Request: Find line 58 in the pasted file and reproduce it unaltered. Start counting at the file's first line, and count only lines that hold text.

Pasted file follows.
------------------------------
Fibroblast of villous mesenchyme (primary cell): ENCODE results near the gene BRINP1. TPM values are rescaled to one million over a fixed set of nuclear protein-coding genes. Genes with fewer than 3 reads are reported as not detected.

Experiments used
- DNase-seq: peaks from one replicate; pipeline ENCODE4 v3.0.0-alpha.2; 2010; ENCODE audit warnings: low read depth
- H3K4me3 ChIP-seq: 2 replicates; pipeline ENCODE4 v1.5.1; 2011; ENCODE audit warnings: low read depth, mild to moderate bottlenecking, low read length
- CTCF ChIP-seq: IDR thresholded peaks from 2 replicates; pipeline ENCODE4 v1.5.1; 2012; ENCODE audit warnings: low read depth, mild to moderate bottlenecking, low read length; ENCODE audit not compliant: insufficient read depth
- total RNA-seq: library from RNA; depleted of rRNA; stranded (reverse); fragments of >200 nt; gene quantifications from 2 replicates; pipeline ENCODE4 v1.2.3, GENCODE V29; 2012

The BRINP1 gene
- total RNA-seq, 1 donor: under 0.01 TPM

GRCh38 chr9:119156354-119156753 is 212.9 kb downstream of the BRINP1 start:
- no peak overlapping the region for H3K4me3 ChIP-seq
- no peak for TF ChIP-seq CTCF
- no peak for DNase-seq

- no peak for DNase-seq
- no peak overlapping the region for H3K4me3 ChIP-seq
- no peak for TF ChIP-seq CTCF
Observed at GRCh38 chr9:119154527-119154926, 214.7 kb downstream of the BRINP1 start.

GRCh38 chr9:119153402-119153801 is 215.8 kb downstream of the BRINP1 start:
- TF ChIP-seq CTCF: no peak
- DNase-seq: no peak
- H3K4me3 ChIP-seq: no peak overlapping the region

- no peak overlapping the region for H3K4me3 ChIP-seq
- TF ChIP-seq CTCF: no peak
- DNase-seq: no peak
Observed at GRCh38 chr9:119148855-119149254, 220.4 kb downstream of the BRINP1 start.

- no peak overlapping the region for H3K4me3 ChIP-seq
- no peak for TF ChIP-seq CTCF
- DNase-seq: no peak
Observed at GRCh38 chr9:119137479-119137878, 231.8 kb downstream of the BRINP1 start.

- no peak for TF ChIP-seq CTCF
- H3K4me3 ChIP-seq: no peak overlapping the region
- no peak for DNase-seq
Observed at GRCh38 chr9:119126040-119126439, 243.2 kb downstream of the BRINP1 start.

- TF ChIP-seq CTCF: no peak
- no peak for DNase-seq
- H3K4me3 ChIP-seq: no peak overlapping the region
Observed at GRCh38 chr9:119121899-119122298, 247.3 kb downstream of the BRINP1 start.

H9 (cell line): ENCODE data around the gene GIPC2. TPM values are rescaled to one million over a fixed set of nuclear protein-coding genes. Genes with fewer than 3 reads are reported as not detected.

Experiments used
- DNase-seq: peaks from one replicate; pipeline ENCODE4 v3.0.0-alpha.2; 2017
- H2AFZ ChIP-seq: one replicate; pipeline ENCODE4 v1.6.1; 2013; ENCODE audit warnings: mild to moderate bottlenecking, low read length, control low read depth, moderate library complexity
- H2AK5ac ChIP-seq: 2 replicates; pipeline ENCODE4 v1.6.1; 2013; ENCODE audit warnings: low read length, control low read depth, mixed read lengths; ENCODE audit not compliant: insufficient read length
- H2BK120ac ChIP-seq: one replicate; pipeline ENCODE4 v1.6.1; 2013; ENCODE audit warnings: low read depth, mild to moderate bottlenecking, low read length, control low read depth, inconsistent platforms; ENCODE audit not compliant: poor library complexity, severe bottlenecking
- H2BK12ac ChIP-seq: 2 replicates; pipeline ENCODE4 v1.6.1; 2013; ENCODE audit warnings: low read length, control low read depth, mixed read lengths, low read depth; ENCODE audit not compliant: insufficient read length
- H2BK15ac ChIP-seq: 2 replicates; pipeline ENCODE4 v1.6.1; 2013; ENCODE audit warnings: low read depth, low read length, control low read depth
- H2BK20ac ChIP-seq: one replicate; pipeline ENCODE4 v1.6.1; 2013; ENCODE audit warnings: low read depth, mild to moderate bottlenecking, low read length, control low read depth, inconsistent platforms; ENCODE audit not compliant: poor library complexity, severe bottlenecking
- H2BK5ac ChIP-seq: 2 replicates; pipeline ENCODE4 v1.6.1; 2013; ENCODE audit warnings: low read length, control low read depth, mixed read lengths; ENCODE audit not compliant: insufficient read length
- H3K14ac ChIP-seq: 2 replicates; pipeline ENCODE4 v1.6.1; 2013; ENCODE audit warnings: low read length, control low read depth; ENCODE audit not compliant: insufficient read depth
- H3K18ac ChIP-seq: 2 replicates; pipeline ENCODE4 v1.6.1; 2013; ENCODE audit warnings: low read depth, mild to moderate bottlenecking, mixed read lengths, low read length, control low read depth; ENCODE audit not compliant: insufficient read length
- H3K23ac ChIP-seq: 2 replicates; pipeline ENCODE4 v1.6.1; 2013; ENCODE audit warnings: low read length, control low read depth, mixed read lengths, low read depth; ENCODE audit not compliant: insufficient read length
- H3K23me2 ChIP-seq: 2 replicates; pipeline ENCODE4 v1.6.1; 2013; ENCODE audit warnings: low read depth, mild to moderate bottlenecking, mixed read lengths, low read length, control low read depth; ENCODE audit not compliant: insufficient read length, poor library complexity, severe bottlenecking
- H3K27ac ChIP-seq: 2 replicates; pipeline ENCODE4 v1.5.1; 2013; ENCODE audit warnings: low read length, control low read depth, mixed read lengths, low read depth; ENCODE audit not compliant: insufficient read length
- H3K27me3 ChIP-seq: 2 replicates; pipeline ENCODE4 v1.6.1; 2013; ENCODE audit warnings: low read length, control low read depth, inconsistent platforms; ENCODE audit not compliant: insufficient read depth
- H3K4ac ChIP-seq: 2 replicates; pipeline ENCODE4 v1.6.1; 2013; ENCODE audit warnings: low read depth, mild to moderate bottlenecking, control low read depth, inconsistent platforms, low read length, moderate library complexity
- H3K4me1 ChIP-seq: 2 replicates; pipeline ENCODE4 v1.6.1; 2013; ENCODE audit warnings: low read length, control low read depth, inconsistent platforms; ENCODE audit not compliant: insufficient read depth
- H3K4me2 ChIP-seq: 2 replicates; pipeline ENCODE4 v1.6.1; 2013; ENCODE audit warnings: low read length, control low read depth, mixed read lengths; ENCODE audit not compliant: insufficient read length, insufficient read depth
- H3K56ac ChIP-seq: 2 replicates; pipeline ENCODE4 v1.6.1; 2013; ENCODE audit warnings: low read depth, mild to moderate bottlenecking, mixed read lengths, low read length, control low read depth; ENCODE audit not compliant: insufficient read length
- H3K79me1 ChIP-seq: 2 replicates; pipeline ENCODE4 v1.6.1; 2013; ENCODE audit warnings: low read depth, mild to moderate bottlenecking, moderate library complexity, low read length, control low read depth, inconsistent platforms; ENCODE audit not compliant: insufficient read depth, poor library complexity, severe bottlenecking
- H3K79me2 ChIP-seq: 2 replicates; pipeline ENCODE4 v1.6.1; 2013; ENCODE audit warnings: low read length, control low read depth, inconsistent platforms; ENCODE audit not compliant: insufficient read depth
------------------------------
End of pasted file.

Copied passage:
- H3K79me2 ChIP-seq: 2 replicates; pipeline ENCODE4 v1.6.1; 2013; ENCODE audit warnings: low read length, control low read depth, inconsistent platforms; ENCODE audit not compliant: insufficient read depth